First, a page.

Reminders were implemented by adding columns to the Note table to track when to send the reminder, and whether the reminder has been sent or not. I chose to use huey, a lightweight python task queue, for sending the reminders. Reminders are created by clicking the clock icon and entering a date and time:

Specifying a reminder in the notes app

When a note has a reminder attached, the reminder time will be displayed in the note's footer. Reminders appear yellow in the notes list to increase their visual impact:

Reminder display in notes app

The Note model

Below is the code for the updated Note model. When a note is saved, tasks are created by splitting the content and extracting lines that begin with the @ symbol. In addition, if the note has a reminder timestamp present, a task will be scheduled to send the reminder.

class Note(Model):
    STATUS_VISIBLE = 1
    STATUS_ARCHIVED = 2
    STATUS_DELETED = 9

    content = TextField()
    timestamp = DateTimeField(default=datetime.datetime.now)
    status = IntegerField(default=STATUS_VISIBLE, index=True)
    reminder = DateTimeField(null=True)
    reminder_task_created = BooleanField(default=False)
    reminder_sent = BooleanField(default=False)

    class Meta:
        database = db

    def html(self):
        return rich_content(self.content)

    def is_finished(self):
        if self.tasks.exists():
            return not self.tasks.where(Task.finished == False).exists()

    def get_tasks(self):
        return self.tasks.order_by(Task.order)

    def parse_content_tasks(self):
        # Split the list of tasks from the surrounding content.
        content = []
        tasks = []
        for line in self.content.splitlines():
            if line.startswith('@'):
                tasks.append(line[1:].strip())
            else:
                content.append(line)
        return '\n'.join(content), tasks

    def save(self, *args, **kwargs):
        # Split out the text content and any tasks.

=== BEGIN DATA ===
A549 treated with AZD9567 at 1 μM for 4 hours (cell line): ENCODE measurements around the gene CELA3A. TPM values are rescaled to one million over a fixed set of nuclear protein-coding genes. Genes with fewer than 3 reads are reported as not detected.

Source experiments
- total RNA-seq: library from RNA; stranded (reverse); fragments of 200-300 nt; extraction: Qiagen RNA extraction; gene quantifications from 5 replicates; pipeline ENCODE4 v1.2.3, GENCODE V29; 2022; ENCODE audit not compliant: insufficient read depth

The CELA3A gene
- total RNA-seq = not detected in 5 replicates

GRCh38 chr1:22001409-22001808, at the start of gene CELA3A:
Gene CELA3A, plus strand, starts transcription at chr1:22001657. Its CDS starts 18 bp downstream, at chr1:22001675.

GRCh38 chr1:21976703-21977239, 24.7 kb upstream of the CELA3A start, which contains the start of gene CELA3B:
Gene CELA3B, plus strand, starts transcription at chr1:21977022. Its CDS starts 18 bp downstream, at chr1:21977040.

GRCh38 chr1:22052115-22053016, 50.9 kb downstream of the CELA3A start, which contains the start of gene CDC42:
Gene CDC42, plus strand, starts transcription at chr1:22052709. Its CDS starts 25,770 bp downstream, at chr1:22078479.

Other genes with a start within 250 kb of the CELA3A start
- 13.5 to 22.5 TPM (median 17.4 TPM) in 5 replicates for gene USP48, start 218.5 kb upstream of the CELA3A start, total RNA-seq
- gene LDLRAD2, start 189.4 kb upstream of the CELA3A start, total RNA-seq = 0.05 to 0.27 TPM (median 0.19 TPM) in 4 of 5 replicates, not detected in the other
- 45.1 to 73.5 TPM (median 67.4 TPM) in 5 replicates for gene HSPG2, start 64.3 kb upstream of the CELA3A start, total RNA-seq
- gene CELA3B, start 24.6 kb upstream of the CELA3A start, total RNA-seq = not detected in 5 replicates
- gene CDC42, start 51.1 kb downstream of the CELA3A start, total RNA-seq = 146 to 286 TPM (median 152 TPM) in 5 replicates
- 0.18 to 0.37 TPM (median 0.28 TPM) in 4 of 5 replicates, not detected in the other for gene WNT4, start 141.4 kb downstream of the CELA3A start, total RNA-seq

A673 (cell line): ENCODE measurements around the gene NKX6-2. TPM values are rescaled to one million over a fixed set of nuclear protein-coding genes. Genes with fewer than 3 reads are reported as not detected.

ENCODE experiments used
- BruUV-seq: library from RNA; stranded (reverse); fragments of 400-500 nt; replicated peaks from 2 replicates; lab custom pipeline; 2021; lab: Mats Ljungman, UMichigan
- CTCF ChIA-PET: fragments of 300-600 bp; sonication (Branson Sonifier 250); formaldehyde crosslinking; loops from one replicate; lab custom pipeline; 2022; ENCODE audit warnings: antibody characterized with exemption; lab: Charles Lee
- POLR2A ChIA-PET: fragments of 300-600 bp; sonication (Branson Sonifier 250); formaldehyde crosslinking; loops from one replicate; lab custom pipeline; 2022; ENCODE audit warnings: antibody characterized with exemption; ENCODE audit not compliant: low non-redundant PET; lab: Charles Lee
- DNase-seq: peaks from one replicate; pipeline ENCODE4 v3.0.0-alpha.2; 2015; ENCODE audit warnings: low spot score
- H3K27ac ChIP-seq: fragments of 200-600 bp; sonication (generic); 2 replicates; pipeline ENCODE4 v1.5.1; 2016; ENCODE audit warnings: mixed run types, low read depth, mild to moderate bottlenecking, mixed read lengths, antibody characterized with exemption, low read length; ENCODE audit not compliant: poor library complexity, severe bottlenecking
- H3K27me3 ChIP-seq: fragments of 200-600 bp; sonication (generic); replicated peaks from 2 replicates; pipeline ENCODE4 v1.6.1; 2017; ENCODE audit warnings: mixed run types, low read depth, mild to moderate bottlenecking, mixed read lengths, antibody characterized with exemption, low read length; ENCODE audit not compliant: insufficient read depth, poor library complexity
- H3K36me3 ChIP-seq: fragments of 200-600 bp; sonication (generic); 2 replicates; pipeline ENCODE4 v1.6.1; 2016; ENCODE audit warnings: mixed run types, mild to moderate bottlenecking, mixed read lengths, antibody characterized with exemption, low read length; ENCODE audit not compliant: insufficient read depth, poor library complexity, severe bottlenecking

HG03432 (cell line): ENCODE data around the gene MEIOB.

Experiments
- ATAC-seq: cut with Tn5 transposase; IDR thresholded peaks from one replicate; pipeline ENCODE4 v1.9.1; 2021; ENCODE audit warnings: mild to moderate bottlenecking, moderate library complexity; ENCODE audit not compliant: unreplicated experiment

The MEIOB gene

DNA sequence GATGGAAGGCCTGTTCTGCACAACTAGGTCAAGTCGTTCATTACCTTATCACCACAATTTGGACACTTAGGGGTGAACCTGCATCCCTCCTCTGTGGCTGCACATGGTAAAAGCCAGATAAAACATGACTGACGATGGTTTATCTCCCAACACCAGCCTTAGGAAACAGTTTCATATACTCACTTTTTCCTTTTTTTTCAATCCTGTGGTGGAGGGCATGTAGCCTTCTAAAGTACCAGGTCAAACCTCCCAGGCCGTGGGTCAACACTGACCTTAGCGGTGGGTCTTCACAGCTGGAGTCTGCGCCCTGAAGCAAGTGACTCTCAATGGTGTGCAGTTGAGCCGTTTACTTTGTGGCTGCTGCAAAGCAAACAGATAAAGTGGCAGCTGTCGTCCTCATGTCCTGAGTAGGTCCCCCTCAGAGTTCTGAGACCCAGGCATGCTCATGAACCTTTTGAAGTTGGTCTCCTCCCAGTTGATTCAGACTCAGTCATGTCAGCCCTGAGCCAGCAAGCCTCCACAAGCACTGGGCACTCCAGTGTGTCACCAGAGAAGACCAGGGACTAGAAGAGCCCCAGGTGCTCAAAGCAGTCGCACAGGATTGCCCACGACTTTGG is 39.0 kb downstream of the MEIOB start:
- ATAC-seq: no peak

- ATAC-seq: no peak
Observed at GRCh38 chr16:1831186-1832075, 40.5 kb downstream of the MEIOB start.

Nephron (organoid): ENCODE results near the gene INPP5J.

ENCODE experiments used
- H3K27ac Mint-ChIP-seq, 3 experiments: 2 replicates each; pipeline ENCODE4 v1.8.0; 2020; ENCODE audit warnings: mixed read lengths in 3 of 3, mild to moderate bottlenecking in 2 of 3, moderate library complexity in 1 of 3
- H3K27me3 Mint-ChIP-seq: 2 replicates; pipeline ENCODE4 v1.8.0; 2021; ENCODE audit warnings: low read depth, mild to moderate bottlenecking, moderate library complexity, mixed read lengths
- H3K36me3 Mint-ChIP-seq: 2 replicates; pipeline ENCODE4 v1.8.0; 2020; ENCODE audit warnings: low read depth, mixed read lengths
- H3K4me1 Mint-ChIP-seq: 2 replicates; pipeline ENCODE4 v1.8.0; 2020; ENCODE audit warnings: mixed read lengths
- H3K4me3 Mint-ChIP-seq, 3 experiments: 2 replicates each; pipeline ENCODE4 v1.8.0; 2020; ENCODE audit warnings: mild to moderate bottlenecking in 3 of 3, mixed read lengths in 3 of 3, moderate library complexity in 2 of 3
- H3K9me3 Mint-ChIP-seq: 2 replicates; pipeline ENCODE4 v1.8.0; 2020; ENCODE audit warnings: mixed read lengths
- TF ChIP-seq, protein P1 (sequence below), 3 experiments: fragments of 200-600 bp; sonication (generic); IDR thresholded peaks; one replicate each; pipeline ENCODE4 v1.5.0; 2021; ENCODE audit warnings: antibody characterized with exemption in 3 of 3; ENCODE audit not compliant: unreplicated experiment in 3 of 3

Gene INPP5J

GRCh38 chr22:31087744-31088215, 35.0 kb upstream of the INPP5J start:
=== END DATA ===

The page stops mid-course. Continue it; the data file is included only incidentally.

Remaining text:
self.content, tasks = self.parse_content_tasks()

        # Determine if we need to set a reminder.
        set_reminder = self.reminder and not self.reminder_task_created
        self.reminder_task_created = True

        # Save the note.
        ret = super(Note, self).save(*args, **kwargs)

        if set_reminder:
            # Set a reminder to go off by enqueueing a task with huey.
            send_note_reminder.schedule(args=(self.id,), eta=self.reminder)
        if tasks:
            # Store the tasks.
            Task.delete().where(Task.note == self).execute()
            for idx, title in enumerate(tasks):
                Task.create(note=self, title=title, order=idx)
        return ret

    @classmethod
    def public(cls):
        return (Note
                .select()
                .where(Note.status == Note.STATUS_VISIBLE)
                .order_by(Note.timestamp.desc()))

I've also written a huey task that will send the reminder email at the appointed time. Huey does all the hard work: scheduling the task, running it, and even automatically retrying the task in the event an error occurs sending the email.

@huey.task(retries=3, retry_delay=60)
def send_note_reminder(note_id):
    with database.transaction():
        try:
            note = Note.get(Note.id == note_id)
        except Note.DoesNotExist:
            app.logger.info(
                'Attempting to send reminder for note id=%s, but note '
                'was not found in the database.', note_id)
            return

        if note.status == Note.STATUS_DELETED:
            app.logger.info('Attempting to send a reminder for a deleted '
                            'note id=%s. Skipping.', note_id)
            return

        try: